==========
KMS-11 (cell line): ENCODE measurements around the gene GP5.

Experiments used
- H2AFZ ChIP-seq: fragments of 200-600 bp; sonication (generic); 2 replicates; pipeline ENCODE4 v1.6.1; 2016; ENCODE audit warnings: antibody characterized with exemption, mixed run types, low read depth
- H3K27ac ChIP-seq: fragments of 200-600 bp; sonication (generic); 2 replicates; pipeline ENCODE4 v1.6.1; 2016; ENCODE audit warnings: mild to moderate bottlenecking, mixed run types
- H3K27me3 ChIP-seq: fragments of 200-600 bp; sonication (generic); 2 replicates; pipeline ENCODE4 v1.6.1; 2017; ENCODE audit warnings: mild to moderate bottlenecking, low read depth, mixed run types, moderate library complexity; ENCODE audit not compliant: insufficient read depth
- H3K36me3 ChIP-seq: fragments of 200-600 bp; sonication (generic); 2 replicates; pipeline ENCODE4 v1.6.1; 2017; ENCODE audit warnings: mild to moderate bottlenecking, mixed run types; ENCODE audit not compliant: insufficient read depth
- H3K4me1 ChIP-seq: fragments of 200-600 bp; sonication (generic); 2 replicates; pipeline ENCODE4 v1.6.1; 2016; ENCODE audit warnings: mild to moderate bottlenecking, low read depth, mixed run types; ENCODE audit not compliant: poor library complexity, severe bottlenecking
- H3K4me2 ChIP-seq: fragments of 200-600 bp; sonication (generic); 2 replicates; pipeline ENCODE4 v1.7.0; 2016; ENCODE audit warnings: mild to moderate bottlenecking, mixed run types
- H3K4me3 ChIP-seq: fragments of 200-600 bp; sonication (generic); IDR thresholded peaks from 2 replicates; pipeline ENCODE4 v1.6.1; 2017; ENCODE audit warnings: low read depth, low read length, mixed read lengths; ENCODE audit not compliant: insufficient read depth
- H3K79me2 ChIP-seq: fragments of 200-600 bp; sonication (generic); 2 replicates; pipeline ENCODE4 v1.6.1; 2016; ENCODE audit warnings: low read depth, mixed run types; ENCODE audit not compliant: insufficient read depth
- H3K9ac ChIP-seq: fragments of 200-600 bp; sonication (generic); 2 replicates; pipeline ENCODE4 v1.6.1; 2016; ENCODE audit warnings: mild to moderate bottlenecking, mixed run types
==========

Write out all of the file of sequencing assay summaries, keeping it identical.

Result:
KMS-11 (cell line): ENCODE measurements around the gene GP5.

Experiments used
- H2AFZ ChIP-seq: fragments of 200-600 bp; sonication (generic); 2 replicates; pipeline ENCODE4 v1.6.1; 2016; ENCODE audit warnings: antibody characterized with exemption, mixed run types, low read depth
- H3K27ac ChIP-seq: fragments of 200-600 bp; sonication (generic); 2 replicates; pipeline ENCODE4 v1.6.1; 2016; ENCODE audit warnings: mild to moderate bottlenecking, mixed run types
- H3K27me3 ChIP-seq: fragments of 200-600 bp; sonication (generic); 2 replicates; pipeline ENCODE4 v1.6.1; 2017; ENCODE audit warnings: mild to moderate bottlenecking, low read depth, mixed run types, moderate library complexity; ENCODE audit not compliant: insufficient read depth
- H3K36me3 ChIP-seq: fragments of 200-600 bp; sonication (generic); 2 replicates; pipeline ENCODE4 v1.6.1; 2017; ENCODE audit warnings: mild to moderate bottlenecking, mixed run types; ENCODE audit not compliant: insufficient read depth
- H3K4me1 ChIP-seq: fragments of 200-600 bp; sonication (generic); 2 replicates; pipeline ENCODE4 v1.6.1; 2016; ENCODE audit warnings: mild to moderate bottlenecking, low read depth, mixed run types; ENCODE audit not compliant: poor library complexity, severe bottlenecking
- H3K4me2 ChIP-seq: fragments of 200-600 bp; sonication (generic); 2 replicates; pipeline ENCODE4 v1.7.0; 2016; ENCODE audit warnings: mild to moderate bottlenecking, mixed run types
- H3K4me3 ChIP-seq: fragments of 200-600 bp; sonication (generic); IDR thresholded peaks from 2 replicates; pipeline ENCODE4 v1.6.1; 2017; ENCODE audit warnings: low read depth, low read length, mixed read lengths; ENCODE audit not compliant: insufficient read depth
- H3K79me2 ChIP-seq: fragments of 200-600 bp; sonication (generic); 2 replicates; pipeline ENCODE4 v1.6.1; 2016; ENCODE audit warnings: low read depth, mixed run types; ENCODE audit not compliant: insufficient read depth
- H3K9ac ChIP-seq: fragments of 200-600 bp; sonication (generic); 2 replicates; pipeline ENCODE4 v1.6.1; 2016; ENCODE audit warnings: mild to moderate bottlenecking, mixed run types